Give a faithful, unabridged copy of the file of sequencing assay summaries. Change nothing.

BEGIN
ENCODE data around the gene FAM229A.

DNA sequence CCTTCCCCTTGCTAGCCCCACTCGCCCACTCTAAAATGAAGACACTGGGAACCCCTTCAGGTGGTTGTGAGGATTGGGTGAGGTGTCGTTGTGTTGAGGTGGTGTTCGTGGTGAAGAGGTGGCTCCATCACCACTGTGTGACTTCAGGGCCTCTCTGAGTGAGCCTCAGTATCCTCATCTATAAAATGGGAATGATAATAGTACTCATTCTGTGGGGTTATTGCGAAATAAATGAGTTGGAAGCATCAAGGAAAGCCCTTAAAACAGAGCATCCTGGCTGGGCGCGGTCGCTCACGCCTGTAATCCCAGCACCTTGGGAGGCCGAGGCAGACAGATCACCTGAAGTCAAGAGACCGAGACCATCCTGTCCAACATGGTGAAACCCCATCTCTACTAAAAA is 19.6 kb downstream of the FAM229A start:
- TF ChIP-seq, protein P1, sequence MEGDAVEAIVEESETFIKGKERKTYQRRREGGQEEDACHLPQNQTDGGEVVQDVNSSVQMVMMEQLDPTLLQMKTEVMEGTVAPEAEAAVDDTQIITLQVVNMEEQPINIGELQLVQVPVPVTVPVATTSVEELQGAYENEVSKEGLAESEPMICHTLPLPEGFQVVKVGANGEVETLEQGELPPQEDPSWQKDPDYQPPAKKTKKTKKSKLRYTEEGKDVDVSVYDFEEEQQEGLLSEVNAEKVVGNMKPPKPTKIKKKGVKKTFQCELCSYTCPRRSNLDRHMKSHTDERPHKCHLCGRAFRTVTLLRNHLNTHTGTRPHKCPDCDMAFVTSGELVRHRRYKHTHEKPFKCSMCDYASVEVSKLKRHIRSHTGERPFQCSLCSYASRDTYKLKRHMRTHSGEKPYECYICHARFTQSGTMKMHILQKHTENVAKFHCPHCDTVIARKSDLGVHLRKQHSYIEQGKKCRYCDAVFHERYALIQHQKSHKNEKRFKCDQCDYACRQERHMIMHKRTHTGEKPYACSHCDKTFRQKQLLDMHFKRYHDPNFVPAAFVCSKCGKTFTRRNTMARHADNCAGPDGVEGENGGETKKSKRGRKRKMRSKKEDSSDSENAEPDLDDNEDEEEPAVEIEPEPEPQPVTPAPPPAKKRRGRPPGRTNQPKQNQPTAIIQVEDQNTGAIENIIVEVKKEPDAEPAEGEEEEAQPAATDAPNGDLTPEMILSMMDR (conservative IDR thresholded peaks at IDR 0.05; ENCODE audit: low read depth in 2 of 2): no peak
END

ENCODE data around the gene FAM229A.

DNA sequence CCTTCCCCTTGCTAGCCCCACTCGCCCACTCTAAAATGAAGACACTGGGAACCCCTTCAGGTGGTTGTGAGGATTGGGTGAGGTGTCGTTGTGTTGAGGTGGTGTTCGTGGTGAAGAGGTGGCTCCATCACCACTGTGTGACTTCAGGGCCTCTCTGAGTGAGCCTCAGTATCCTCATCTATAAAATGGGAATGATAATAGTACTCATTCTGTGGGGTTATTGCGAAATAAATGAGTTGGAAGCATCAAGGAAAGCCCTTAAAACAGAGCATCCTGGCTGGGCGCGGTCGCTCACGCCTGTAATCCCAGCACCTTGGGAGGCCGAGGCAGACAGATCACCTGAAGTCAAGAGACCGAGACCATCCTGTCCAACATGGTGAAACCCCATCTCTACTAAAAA is 19.6 kb downstream of the FAM229A start:
- TF ChIP-seq, protein P1, sequence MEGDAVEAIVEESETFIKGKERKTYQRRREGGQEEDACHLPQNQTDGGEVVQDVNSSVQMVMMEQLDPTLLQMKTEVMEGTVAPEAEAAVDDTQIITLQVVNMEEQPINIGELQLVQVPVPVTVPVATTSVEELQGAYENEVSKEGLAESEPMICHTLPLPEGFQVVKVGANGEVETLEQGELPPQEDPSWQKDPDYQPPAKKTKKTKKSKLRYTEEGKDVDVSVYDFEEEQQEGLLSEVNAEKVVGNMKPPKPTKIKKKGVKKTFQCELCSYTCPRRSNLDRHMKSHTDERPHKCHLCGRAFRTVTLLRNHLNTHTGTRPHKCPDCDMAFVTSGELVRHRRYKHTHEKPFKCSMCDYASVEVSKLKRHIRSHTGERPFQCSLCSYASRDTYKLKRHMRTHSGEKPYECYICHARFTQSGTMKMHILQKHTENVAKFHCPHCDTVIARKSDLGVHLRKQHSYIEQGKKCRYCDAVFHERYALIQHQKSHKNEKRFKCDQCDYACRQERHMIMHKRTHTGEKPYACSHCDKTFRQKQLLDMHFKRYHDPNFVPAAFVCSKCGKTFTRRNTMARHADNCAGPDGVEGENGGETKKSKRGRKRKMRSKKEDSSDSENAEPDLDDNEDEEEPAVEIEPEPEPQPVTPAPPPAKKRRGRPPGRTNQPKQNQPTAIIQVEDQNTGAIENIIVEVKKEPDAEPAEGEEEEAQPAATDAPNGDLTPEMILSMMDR (conservative IDR thresholded peaks at IDR 0.05; ENCODE audit: low read depth in 2 of 2): no peak